Let us spend a moment pondering the barcode. Barcodes are everywhere. Everywhere. Every time you visit a grocery store, cashiers use barcodes to ring up your purchases (that is, unless, you choose the self checkout, where you scan them yourself). Airlines send barcodes to phones for paperless checking. Barcodes track warehouse inventory and adorn corporate asset tags.

The new QR codes appear in magazine ads, bus stop signs and overhead billboards. Aim your mobile phone camera and click to visit a website. At Google IO in May, attendee badges had QR codes linked to vCard profiles: instead of exchanging business cards, you just zap someone’s card with your phone and load their info right into your contact database. After Google IO, I immediately ordered a new set of business cards with a QR code printed on the back.

Decades ago, computer magazines printed source code and data sets using a barcode format called Cauzin Softstrip, letting pre-Internet PCs load applications using a handheld wand connected to the RS-232 serial port.

Back in the 1980s I had a barcode reader for my HP-41C programmable calculator. While the HP-41C generally used magnetic cards for persistent storage, printed barcode sheets were used for mass distribution of binary information, including programs and data. (I still use the HP-41C, but the barcode reader is long gone.)

And don’t get me started about the :CueCat.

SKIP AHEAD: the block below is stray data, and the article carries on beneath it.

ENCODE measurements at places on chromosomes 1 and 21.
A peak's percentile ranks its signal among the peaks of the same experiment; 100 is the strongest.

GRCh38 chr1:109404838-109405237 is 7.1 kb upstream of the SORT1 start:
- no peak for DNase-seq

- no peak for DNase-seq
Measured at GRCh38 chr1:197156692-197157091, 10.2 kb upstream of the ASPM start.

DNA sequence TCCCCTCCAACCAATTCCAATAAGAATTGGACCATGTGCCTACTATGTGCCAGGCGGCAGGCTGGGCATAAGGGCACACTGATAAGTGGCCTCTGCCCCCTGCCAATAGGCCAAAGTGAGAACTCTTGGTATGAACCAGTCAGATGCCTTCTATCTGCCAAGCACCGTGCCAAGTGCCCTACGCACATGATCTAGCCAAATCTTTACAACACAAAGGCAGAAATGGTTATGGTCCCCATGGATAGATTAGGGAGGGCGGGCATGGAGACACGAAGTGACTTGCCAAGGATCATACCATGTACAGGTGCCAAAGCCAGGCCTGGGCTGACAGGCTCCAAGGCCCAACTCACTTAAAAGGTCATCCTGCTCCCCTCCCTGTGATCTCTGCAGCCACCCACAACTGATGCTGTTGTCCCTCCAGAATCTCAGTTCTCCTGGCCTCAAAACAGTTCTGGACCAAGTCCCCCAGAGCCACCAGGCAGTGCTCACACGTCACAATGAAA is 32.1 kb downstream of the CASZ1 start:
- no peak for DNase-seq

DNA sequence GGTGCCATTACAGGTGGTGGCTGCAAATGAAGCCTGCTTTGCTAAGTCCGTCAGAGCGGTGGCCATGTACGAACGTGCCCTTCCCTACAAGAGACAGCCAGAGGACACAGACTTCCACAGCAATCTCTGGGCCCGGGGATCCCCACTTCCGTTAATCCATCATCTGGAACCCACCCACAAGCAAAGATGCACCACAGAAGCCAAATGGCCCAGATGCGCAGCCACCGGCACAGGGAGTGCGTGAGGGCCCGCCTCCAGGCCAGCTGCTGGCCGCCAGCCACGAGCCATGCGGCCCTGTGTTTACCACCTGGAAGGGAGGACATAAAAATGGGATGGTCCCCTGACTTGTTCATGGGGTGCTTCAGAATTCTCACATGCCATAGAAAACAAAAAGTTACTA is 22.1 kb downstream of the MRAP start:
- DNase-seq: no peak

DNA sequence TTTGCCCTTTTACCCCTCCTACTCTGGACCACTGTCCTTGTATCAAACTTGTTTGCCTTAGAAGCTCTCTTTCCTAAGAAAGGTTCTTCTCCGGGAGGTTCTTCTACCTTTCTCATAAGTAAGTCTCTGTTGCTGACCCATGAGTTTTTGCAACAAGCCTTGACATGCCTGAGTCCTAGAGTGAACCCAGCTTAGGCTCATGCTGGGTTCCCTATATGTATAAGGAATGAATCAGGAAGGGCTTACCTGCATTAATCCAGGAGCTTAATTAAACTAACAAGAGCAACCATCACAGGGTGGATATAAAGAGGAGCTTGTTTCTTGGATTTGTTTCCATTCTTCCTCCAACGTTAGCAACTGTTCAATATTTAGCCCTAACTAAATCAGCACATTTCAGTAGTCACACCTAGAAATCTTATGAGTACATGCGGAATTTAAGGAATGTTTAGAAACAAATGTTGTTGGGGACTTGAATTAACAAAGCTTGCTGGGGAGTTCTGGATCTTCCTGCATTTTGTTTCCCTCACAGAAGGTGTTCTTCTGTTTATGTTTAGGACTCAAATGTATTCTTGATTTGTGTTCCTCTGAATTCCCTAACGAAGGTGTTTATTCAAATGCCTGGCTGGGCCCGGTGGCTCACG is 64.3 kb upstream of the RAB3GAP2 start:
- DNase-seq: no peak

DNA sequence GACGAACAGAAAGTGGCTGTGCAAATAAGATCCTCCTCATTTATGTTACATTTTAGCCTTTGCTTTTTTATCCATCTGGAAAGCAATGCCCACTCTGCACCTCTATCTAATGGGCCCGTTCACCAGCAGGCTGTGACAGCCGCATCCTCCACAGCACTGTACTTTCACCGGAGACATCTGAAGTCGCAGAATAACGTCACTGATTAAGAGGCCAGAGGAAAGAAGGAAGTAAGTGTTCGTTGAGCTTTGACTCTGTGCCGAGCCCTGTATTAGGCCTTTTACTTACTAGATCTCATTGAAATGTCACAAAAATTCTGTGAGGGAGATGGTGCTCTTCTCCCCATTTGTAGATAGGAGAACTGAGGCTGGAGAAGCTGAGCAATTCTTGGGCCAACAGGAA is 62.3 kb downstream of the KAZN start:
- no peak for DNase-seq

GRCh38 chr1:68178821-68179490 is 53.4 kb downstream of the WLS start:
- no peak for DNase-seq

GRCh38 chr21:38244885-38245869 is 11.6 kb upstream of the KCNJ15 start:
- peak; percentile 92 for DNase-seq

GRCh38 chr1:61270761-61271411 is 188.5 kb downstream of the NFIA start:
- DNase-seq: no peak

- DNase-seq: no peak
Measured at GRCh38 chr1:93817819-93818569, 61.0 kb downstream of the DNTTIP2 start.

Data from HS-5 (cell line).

Barcodes are so ubiquitous that I’ve never given them even a second’s thought. They’re simply a convenience when they work properly, or an annoyance if they don’t scan. Thus, I was taken by surprise by the passing of Alan Haberman, lauded as the man who popularized the barcode, at least for supermarkets and other point-of-purchase applications.

While the late Mr. Haberman didn’t invent the barcode itself, he did push for the adoption of the IBM-invented Universal Product Code (UPC), which ended up as the standard for point-of-sale scanners. According to his obituary in the New York Times, the UPC barcode made its public debut in 1974.

In a world of seemingly more advanced technologies—the mag strip, the EMV chip in European credit cards, RFID systems, and the emerging near-field communications systems—the least common denominator is the low-tech barcode. Easy to create, easy to reproduce, easy to scan… what’s not to like? I’m sure we’ll be using UPC barcodes and QR codes for many decades to come, long after some of newer technologies have disappeared.

Alan Zeichick is editorial director of SD Times. Read his blog at ztrek.blogspot.com.